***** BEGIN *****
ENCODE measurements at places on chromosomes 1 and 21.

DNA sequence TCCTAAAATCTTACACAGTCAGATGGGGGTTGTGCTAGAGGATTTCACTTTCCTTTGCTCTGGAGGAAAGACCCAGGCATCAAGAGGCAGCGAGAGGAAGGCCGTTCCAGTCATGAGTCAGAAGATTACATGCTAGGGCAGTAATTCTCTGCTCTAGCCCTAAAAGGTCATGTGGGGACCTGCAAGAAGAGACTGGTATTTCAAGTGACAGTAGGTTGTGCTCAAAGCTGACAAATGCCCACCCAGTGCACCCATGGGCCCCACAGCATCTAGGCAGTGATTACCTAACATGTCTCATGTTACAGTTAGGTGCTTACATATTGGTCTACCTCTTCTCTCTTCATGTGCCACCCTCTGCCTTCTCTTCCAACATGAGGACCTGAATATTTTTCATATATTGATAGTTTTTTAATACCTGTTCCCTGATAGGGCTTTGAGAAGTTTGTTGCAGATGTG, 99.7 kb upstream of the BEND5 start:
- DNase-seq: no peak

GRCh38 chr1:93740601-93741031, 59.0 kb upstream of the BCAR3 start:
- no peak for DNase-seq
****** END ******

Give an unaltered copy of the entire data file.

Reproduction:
ENCODE measurements at places on chromosomes 1 and 21.

DNA sequence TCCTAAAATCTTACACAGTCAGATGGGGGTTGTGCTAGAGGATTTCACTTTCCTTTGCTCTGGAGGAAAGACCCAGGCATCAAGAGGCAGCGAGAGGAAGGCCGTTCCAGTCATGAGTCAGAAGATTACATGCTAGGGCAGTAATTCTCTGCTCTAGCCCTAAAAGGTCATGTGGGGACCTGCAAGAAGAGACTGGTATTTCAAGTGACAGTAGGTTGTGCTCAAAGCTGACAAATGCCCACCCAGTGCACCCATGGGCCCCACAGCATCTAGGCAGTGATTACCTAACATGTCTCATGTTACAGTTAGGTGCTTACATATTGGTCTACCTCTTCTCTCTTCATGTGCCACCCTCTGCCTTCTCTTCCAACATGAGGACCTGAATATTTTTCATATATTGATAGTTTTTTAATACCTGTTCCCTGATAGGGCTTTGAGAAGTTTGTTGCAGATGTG, 99.7 kb upstream of the BEND5 start:
- DNase-seq: no peak

GRCh38 chr1:93740601-93741031, 59.0 kb upstream of the BCAR3 start:
- no peak for DNase-seq